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Will farm livestock become endangered species? Social, economic and environmental drivers are converging to not only look at producing food more efficiently and sustainably, but are also stimulating new ways to produce meat or remove the need for it altogether. Such changes, if successful, could have substantial effects on New Zealand’s agricultural and economic landscapes.

Lab-grown meat has been worked on for a while, and convergence with other technologies is starting. Modern Meadow  is aiming to print meat. In vitro production of meat still has a long way to go, technically, economically and socially. There is scepticism that it will become economically viable and sufficiently scaleable. Or even appeal to consumers. But would it really be that different from currently available mechanically extracted meat products , insects or some of the delights whipped up by molecular gastronomists?

Will our culinary future need meat? Bloomberg BusinessWeek  notes the emergence of start-ups looking at plant proteins to replace meat and egg products. This goes way beyond that culinary favourite of yore – textured vegetable protein What is particularly noteworthy about these developments is that some of the key backers are VCs who have also focused on clean technologies. Some of them are hoping that the food companies will give quicker returns on investments.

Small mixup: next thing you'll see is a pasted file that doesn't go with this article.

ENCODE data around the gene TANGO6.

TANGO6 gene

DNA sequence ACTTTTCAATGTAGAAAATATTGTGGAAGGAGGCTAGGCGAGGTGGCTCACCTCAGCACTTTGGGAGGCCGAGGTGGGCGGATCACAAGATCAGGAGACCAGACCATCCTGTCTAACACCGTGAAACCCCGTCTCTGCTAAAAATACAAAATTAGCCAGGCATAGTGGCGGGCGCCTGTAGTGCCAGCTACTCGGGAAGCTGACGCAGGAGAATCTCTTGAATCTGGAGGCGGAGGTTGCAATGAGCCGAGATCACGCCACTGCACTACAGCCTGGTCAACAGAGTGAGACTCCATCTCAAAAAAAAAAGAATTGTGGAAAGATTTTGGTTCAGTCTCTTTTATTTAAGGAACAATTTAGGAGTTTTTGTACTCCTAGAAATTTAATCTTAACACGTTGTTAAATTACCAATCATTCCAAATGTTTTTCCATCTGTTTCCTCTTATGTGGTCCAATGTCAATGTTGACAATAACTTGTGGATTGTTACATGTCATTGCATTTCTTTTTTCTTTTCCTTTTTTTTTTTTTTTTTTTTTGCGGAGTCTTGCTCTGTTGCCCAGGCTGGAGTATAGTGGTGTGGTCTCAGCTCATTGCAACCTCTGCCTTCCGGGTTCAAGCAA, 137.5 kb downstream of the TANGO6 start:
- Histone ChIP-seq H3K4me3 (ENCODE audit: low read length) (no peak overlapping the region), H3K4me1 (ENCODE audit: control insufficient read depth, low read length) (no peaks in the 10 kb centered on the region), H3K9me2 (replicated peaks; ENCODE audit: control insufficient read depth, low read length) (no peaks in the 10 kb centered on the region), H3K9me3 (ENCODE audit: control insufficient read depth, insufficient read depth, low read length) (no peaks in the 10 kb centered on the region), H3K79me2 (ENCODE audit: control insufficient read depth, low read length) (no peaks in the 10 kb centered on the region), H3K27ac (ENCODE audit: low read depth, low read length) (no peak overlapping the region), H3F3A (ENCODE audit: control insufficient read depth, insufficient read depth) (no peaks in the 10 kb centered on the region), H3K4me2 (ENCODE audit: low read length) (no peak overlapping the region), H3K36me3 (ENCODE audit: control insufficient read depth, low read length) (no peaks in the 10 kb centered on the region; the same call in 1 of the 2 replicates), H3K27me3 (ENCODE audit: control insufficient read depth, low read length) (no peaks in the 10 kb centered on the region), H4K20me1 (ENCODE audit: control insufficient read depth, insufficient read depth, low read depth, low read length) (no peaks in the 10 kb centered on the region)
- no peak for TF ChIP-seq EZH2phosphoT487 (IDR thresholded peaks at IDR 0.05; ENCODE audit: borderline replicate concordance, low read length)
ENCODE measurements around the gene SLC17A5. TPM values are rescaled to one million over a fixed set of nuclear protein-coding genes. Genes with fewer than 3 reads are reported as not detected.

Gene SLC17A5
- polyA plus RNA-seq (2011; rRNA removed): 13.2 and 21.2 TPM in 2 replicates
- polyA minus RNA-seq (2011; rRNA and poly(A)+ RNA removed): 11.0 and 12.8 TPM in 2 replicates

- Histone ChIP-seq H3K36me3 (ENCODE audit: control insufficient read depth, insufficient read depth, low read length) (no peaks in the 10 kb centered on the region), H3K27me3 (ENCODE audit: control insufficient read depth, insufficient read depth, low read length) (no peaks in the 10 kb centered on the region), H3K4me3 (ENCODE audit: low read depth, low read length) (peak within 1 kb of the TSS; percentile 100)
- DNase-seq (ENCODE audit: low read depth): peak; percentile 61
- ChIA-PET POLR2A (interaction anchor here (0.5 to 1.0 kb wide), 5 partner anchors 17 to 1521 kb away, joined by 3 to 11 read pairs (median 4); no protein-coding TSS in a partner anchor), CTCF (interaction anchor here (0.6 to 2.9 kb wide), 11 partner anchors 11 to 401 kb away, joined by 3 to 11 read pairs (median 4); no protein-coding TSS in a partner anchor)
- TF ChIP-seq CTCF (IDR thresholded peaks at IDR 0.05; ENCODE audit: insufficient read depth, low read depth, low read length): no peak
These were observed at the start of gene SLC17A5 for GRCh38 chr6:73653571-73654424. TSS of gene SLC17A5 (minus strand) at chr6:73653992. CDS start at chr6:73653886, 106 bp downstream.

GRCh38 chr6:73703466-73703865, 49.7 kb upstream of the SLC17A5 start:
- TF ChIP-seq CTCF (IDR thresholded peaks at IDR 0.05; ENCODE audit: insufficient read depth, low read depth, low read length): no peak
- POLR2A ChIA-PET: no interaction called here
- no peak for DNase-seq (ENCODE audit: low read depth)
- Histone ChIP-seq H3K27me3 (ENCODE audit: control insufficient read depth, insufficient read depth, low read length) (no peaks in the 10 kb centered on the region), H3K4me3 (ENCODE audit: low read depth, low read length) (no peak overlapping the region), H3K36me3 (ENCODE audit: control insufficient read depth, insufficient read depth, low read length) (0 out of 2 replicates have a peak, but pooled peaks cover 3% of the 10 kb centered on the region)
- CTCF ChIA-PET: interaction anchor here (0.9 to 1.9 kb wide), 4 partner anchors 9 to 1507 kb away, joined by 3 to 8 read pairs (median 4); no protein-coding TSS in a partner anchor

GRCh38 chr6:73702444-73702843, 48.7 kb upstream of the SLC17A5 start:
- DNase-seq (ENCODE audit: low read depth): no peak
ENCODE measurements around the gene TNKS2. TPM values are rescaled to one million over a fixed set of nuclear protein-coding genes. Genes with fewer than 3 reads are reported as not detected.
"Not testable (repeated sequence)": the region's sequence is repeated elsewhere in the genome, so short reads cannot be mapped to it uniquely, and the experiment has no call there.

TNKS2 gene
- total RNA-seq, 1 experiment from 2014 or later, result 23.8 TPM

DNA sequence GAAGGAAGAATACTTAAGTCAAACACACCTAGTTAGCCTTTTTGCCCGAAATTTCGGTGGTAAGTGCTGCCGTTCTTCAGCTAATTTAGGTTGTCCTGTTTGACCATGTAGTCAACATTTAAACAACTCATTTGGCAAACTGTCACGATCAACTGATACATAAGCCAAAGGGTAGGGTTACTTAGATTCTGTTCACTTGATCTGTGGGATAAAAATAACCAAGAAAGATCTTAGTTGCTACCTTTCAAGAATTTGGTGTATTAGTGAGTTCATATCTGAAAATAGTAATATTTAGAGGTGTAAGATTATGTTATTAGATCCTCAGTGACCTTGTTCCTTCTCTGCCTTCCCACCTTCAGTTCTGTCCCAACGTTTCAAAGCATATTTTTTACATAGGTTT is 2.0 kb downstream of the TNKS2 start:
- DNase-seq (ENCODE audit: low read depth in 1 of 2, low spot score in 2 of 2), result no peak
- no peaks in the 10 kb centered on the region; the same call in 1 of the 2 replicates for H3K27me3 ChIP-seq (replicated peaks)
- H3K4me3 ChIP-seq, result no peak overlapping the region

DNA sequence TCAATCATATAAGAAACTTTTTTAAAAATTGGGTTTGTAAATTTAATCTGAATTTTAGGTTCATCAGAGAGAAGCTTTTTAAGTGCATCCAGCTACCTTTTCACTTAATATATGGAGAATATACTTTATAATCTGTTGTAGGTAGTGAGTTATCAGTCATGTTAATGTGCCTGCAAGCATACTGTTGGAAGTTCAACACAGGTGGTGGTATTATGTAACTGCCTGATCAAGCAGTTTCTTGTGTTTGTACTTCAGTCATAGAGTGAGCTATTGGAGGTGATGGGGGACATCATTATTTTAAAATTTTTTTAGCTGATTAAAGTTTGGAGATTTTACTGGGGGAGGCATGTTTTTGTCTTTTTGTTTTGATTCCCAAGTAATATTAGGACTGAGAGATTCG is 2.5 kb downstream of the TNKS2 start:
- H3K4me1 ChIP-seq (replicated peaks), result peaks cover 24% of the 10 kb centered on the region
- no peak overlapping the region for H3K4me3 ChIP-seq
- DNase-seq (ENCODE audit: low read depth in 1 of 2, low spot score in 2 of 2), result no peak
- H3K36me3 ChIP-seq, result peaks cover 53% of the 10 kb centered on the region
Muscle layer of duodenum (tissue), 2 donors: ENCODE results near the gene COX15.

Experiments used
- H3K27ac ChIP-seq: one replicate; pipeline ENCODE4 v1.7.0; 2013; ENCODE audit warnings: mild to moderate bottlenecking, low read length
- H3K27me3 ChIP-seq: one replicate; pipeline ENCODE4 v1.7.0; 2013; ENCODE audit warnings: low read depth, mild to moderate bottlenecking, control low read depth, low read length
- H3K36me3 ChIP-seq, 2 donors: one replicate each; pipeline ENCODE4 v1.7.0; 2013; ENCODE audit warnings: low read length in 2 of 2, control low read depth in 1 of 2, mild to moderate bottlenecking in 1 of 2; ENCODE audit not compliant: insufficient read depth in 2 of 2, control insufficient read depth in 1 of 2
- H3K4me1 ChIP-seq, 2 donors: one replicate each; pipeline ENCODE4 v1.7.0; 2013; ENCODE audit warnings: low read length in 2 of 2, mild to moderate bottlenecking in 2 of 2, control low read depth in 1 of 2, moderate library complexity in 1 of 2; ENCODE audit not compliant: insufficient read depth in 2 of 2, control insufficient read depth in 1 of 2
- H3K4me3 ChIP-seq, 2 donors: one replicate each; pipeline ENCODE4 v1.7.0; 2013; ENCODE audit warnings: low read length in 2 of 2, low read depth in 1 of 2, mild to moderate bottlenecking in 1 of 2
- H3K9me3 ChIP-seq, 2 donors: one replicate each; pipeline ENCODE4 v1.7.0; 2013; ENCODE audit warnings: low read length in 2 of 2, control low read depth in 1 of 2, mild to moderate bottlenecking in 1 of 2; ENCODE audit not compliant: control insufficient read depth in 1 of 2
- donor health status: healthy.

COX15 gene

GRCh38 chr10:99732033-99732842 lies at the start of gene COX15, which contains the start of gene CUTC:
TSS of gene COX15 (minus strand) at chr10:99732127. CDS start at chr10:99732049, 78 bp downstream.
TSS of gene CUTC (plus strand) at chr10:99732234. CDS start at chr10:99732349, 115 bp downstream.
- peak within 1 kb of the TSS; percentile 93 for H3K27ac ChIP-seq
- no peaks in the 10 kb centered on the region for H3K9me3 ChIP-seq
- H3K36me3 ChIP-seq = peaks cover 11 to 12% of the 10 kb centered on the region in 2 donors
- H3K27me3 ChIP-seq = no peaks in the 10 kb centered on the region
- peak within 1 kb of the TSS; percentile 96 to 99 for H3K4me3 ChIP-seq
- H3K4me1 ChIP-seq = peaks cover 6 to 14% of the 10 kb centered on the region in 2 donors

Like the “food pills” of yesteryear these new technologies may not come to pass, but they warrant careful consideration because of their potential to disrupt traditional practices. If a good cheap substitute for milk powder is created what effect will that have on our milk producers? A premium price for real milk or a quaint cottage industry?

Alongside vertical farming and technologies to enhance food safety these developments signal a higher tech approach to food production, and increasing emphasis on production practices, that New Zealand may not be sufficiently prepared for.

 The Future Food project undertaken by ESR, Plant & Food Research, and others, considered the implications of some new technologies and social factors on food production here, but didn’t consider the full range of technological innovation occurring in the food sector.